Glycolysis part 2&3



·       Image 92

The fates of pyruvate

What is the fate of pyruvate in the cell? Well, that depends on whether the conditions are aerobic or anaerobic…

If oxygen is available, then the pyruvate moves to the mitochondria through active transport. In the mitochondria the pyruvate is changed to Acetyl CoA this is known as the link reaction. During this reaction CO2 and H + is removed from the pyruvate which is a 3C compound. NAD which stands for nicotinamide adenine dinucleotide is a coenzyme which is needed for the reaction to follow through, NAD is reduced. . The enzyme responsible for this reaction is pyruvate dehydrogenase, the remaining 2C pyruvate combines with the coenzyme A to produce acetyl CoA. Most of the ATP is made through aerobic conditions. The link reaction produces 5 ATP molecules, this is of course theoretically!

Now, what if there was no oxygen present? Well, under anaerobic conditions the pyruvate is turned into lactate.  This conversion occur in mature red blood cells which depend on glycolysis for its energy. Why convert pyruvate to lactate? Well, there is limited NAD therefore if the NAD is used up then glycolysis stops… Therefore when the pyruvate is converted to lactate in the presence of lactate dehydrogenase the NAD+ is regenerated. Thus no ATP is generated! An example of this occurring in the body… during vigorous exercise the decreasing oxygen allows the lactate or lactic acid to accumulate which then causes muscular cramps.

Also, under anaerobic conditions there is another fate for the pyruvate that is; in yeast fermentation ethanol and carbon dioxide are produced. The enzymes; pyruvate decarboxylase and alcohol dehydrogenase are involved. The pyruvate is first changed to acetaldehyde by the enzyme pyruvate decarboxylase and carbon dioxide is removed or decarboxylation occurs. For this to occur it needs TPP(thiamine pyrophosphate), which is a cofactor for the enzyme. In the second step the acetaldehyde is converted to ethanol. Then H+ is removed by NAD and it is during this step that the NAD+ is regenerated.  

 Image 93



So far we have spoken extensively about glucose and its metabolism. However, we have failed to recognize that glucose is not the only carbohydrate consumed in the daily human diet. Other carbohydrates such as fructose and galactose also contribute to the energy levels within the human body.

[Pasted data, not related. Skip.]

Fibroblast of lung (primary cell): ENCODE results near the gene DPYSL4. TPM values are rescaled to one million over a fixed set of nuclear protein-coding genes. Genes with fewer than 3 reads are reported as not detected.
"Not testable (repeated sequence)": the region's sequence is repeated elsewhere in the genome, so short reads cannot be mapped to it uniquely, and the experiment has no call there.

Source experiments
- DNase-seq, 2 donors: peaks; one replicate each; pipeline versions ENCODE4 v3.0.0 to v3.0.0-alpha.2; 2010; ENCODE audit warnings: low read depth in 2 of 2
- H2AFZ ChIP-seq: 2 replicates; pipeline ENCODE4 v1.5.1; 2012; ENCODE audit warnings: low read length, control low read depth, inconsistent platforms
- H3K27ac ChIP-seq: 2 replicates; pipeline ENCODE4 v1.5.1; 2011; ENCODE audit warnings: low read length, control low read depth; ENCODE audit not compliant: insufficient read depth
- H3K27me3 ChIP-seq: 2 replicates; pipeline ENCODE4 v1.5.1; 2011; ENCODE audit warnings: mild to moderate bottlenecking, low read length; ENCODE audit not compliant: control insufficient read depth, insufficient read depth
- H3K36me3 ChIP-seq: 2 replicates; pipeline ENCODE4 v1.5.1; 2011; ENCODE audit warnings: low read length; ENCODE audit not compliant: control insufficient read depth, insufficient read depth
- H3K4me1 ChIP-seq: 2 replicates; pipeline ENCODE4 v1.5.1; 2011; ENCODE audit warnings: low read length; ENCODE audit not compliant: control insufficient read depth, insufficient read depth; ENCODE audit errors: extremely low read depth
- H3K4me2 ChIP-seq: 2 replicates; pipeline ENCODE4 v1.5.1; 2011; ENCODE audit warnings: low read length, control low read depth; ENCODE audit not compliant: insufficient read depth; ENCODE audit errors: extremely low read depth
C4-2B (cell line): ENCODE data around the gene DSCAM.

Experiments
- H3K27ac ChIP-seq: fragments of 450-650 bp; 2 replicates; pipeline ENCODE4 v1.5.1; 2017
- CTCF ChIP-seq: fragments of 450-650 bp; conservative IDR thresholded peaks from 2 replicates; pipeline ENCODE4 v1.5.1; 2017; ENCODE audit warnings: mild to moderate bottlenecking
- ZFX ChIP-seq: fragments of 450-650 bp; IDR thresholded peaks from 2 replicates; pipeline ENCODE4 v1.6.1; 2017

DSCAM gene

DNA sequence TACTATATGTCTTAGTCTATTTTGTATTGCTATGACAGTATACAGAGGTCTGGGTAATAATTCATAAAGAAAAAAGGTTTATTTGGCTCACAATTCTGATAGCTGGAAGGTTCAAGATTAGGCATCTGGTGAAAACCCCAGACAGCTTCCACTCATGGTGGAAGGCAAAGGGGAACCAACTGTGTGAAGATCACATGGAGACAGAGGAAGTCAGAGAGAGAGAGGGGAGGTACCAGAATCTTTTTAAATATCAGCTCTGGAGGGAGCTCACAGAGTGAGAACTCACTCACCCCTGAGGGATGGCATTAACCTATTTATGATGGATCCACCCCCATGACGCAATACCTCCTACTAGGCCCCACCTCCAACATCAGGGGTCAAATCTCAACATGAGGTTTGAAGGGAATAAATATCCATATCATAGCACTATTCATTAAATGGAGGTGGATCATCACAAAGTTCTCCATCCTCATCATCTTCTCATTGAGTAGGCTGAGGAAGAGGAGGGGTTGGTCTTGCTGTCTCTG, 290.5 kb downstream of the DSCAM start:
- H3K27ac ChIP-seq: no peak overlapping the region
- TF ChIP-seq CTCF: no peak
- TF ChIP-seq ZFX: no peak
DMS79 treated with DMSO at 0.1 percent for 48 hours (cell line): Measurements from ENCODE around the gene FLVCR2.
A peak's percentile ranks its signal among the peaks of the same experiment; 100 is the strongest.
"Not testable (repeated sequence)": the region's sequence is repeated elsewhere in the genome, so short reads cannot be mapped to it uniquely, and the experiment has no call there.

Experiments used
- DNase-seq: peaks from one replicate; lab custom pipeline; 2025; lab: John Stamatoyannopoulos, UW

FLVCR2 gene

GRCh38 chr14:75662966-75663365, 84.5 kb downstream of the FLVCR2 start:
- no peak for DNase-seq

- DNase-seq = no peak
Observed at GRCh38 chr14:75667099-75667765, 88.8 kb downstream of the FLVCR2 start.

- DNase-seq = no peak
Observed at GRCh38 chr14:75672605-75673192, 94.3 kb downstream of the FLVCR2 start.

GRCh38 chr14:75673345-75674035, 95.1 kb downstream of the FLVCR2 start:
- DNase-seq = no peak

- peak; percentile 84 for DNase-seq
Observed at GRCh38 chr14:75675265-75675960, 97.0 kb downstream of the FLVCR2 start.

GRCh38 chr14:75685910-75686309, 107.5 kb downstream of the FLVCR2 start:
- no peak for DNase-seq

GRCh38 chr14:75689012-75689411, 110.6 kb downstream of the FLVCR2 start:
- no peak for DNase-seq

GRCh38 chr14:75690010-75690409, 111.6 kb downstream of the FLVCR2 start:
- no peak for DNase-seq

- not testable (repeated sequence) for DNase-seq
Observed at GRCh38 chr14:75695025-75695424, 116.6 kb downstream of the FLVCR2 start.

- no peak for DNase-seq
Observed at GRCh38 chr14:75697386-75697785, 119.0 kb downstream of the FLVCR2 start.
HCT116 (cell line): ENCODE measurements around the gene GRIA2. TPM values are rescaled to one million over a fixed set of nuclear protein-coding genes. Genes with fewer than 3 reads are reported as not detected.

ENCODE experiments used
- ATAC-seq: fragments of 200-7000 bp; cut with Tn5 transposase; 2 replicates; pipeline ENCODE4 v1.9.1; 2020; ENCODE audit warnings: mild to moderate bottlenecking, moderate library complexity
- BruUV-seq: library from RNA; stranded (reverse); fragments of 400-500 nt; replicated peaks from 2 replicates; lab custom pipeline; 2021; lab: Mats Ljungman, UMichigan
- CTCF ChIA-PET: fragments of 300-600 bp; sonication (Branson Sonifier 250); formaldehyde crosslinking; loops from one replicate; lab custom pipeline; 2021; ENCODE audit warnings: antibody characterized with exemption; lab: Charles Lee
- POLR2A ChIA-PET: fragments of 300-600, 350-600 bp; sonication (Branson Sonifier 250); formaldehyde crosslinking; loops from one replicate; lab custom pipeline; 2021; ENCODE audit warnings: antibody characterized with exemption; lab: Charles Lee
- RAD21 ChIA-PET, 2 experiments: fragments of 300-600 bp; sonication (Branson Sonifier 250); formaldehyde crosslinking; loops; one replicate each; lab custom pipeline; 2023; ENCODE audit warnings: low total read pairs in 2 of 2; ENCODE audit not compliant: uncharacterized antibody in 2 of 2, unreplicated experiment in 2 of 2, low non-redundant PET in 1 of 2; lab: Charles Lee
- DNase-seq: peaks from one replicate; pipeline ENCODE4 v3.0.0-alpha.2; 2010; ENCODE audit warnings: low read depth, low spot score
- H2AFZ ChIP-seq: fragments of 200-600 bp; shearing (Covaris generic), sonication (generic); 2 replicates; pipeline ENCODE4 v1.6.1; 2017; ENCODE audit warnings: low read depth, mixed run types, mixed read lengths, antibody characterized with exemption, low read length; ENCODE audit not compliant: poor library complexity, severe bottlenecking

·       Metabolism of fructose:

The main source in which fructose is consumed is from sucrose. For fructose to be metabolized by the body it has two steps involved; phosphorylation of fructose and cleavage of fructose-1-phosphate.

In the phosphorylation of fructose, fructokinase is the enzyme that catalyses the reaction. A phosphate group is added to the fructose molecule (i.e.phosphorylation) to produce fructose-1-phospahte. This allows the energy level of the fructose compound to be higher thus allowing it to participated in the second step. The phosphate group is from the ATP molecule.  In the next step, another enzyme aldolase B disintegrate the fructose-1-phosphate to the products; dihydroxyacetone phosphate and glyeraldehyde. Note that aldolase B is found in the liver. The dihydroxyacetone phosphate can then enter glycolysis.


·       Image 94

Metabolism of galactose:

Image 95


The source of galactose in the diet is from milk products. The metabolism of galactose is similar to that of fructose. For instance the galactose is phosphorylated to galatose-1-phosphate which is catalysed by the enzyme galactokinase. Galactose-1-phosphate is then changed to UDP-galactose. In this reaction the UDP-glucose reacts with the galactose-1-phosphate which produces UDP-galactose and glucose-1-phosphate with the aid of the enzyme galactose-1-phosphate uridyltransferase. Then the UDP-galactose is converted to a C4 epimer which is UDP-glucose by the enzyme UDP-hexose 4-epimerase. The UDP-glucose can then enter the glycolytic pathway.

 Image 96


Google Books. “Biochemistry.” 2014. (accessed 1 Mar 2014).

Unknown. Fructose metabolism – Acumen. Fructose metabolism – Acumen. 2014. (accessed 1 Mar 2014).